A Companion to Latin American Cinema
March 2017, Wiley-Blackwell
- Features contributions from international critics, historians, and scholars, along with interviews with acclaimed Latin American film directors
- Includes essays on the Latin American film industry, as well as the interactions between TV and documentary production with feature film culture
- Covers several up-and-coming regions of film activity such as nations in Central America
- Offers novel insights into Latin American cinema based on new methodologies, such as the quantitative approach, and essays contributed by practitioners as well as theorists
Maria M. Delgado is Professor and Director of Research at The Royal Central School of Speech and Drama, University of London, and has served as a programme advisor to the London Film Festival since 1997. Recent publications include Spanish Cinema 1973–2010 (2013) and A History of Theatre in Spain (2012). She is a regular contributor to Sight & Sound and a range of BBC Radio programmes.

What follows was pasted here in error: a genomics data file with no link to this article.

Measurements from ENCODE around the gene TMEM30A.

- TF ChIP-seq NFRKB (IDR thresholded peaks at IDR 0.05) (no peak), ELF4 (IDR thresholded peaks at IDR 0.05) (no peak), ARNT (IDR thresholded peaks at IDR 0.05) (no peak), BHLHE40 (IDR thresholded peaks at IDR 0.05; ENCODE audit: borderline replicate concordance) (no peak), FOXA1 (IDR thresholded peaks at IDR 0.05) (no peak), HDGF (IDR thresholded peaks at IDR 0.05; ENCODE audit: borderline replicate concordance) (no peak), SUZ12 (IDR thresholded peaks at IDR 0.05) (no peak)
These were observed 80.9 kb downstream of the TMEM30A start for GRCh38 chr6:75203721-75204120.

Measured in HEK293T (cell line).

Stephen M. Hart is Professor of Latin American Film, Literature and Culture at University College London. He is also general editor of Tamesis and founder-director of the Centre of César Vallejo Studies. His publications include Gabriel García Márquez (2016), Latin American Cinema (2015), and A Companion to Latin American Literature (2007).
Randal Johnson is Distinguished Professor of Brazilian Literature and Cinema at the University of California, Los Angeles. He is the author of Manoel de Oliveira (2007), Antônio das Mortes (1998), The Film Industry in Brazil: Culture and the State (1987), and Cinema Novo x 5: Masters of Contemporary Brazilian Film (1984).
Demetrios Matheou, film critic and author of The Faber Book of New South American Cinema
"An essential and highly readable study that investigates cinematic languages of Latin America’s vibrant film scene to provide a curated collection on resurgent methodologies of fictional storytelling and documentaries. This extremely useful resource maps the current state of production, distribution, and exhibition, and the political trajectories of the cinema of Latin America. Particularly invaluable is the inclusion of interviews with key players from the moving image sector of that region."Nico Marzano, Head of Film Programming, ICA London